What is the millennial generation

Becoming a change agent: Understand the millennial mindset

Can we inspire millennials to change the world? Or will millennials inspire us to change ourselves?

"The leader of the future must be willing to answer these questions and move on to the next generation in unconventional ways, using social media as a resource and changing attitudes to achieve greatness and motivate others," says Jay Shetty. Shetty's viral wisdom videos are an award-winning online personality, host, filmmaker, and former monk Facebook channel has garnered more than 200 million social media views and more than 1 million followers worldwide.

Shetty was invited by members of the YPO Thriving Communities, Women YPO, and Social Engagement Networks to speak about why he thinks millennials get a bad rap and how today's business leaders can be the change makers at work with the next generation.

The millennial spirit

By 2020, 75 percent of the workforce will be millennials, and yet today's leaders don't know what to expect from the next generation, Shetty explains. By selling Millennials short, executives are missing out on a tremendous opportunity to change history. “As a generation, today's leaders experience something called 'juvenoya' - fear and confusion of the unknown - through the next generation. We can either write off what we don't understand or understand the millennial mindset and use that to our advantage. "

Here are some of the misperceptions Shetty points out about millennials and how they are actually "perception" rather than fact:

  • Life is simple. Not so: The median income for people aged 18 to 32 has fallen by 13 percent over the past 14 years. In fact, millennials don't earn the income their parents made at the same age.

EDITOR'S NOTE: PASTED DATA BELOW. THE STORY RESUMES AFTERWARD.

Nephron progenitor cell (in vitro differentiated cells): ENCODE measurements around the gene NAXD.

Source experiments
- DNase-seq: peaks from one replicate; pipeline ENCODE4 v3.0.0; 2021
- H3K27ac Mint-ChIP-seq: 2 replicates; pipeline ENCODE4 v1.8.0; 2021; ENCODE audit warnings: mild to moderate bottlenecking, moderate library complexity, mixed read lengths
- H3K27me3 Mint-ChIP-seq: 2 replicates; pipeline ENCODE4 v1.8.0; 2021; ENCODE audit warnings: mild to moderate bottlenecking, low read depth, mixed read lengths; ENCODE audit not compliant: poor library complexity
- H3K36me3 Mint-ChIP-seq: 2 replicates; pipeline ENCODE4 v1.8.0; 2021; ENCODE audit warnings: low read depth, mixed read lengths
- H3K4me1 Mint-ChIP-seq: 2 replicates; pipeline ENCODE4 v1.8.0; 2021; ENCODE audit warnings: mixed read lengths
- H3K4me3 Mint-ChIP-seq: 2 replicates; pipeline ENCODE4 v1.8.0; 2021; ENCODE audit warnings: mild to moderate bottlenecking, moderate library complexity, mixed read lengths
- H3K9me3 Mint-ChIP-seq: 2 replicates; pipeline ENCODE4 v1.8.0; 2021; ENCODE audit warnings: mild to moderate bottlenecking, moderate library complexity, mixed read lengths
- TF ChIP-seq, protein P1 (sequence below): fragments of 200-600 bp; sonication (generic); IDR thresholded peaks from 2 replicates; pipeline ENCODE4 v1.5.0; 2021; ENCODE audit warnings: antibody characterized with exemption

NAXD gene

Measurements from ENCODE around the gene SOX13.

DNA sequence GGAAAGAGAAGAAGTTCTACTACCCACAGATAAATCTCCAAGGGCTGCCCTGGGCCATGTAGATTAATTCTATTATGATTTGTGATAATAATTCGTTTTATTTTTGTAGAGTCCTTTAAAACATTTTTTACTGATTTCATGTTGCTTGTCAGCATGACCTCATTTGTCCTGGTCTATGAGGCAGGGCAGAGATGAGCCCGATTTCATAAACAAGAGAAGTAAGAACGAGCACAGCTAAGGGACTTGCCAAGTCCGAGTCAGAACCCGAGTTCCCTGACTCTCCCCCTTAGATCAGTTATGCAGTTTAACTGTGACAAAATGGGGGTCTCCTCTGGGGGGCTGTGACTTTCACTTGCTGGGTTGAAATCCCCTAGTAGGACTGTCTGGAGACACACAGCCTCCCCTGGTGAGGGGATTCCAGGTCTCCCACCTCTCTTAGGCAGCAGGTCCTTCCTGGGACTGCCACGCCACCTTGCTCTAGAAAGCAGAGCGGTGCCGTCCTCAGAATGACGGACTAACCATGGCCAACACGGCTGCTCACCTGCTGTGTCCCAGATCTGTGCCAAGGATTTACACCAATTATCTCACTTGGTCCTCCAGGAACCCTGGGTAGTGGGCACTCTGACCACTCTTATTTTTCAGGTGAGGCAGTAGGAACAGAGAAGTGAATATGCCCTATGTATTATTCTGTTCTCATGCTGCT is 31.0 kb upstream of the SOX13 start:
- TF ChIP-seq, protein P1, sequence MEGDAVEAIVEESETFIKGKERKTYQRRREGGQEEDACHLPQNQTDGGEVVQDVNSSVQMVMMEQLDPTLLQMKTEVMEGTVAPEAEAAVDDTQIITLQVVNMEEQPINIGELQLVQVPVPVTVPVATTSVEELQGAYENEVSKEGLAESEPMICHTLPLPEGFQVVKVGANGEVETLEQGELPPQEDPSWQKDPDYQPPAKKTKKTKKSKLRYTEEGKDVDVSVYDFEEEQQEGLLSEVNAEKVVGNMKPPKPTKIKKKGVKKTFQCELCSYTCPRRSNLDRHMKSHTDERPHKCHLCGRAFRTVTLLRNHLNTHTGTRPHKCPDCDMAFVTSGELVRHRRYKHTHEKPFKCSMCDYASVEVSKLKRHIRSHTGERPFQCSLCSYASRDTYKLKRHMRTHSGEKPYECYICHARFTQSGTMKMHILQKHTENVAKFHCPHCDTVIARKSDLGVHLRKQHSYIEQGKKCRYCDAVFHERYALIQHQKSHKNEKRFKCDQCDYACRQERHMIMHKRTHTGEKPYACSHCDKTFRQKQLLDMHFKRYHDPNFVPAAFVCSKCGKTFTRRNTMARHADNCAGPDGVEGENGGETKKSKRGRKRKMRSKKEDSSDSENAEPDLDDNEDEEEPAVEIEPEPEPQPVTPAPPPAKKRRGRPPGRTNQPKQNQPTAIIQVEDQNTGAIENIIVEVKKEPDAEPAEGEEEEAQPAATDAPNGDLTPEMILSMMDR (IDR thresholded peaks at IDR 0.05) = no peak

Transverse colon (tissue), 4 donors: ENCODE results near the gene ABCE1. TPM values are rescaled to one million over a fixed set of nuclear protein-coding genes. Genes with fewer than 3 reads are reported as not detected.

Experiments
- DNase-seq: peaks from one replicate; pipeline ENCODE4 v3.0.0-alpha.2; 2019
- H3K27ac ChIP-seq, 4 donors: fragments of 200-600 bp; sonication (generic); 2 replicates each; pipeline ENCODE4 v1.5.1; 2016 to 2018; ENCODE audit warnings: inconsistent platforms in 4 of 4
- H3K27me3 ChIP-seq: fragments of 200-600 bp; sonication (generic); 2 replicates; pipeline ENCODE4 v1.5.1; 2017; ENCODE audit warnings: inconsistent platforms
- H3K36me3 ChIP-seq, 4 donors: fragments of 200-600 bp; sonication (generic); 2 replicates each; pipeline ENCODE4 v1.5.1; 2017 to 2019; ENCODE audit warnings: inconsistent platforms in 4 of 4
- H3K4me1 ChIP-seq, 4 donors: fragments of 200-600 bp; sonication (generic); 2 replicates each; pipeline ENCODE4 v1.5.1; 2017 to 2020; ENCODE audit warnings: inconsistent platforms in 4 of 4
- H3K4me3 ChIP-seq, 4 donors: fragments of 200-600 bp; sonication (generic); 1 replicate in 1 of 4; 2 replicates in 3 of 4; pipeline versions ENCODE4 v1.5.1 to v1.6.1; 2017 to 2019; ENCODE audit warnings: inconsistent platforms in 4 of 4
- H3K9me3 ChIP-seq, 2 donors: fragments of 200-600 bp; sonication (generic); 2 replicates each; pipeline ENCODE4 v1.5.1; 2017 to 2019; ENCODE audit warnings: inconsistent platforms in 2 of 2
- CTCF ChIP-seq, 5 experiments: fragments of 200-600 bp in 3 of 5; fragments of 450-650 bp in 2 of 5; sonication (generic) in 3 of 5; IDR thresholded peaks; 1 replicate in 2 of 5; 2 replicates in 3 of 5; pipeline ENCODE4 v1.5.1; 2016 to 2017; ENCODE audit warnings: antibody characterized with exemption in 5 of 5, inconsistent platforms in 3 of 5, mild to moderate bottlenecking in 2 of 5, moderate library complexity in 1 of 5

• Are you lazy. Wrong: Millennials are the most entrepreneurial generation and create twice as many businesses as their parents.
  • Job hopping is the norm. No: Millennials actually stick to their first job for three to six years. Gen X only stayed a year or less.
  • They don't earn real college degrees. False: There are slightly more millennials who earn STEM (science, technology, engineering, and math) degrees than Gen X.
  • Saving for retirement is not important. Yes, it is: Millennials are actually saving earlier than 23 years, compared to 26 years for Gen X and 32 years for baby boomers.

How can we stop selling the next generation?

Shetty believes that if they learn to harness the quality of humility, there will be an opportunity for today's business leaders to change the pattern of history. "Leaders who are more humble and want to celebrate and grow what the next generation has to share will be better off and more successful."

Here are four mindsets you need to lead the millennial generation:

  • Accept community thinking. Community creates gratitude, positive thinking, humility, and service in life. People who have greater depth and breadth of a network can better serve as leaders of a millennium. In this connection, instead of working on your own ego, we begin to grow as a community and recognize a person's potential.
  • Think like a trainer. Understand that everyone plays a different role. Work on people's strengths as you build your teams.
  • Get a kid's mindset. Look at everything with fresh eyes. Leaders need to get rid of their habits and approach the new generation with new eyes, contrary to what has been done in the past.
  • Become a coder. Managers must be able to tackle complex problem solving while using critical thinking and creativity in relation to their human resource management. Coders traditionally interlock, blurring the lines between the physical and the possible.

“Executives only become change agents when they unlearn what they have learned and don't take perception as a fact,” says Shetty. He points to companies like Netflix and Amazon who have adapted to using social media to monitor the patterns and behaviors of millennials and then customized their services to meet millennials' needs for instant gratification and faster completion of tasks .

"If you can start thinking like these companies instead of adopting or changing the patterns of behavior, not only can you become successful by connecting with their way of thinking, but you can also build better teams of millennials in your organizations."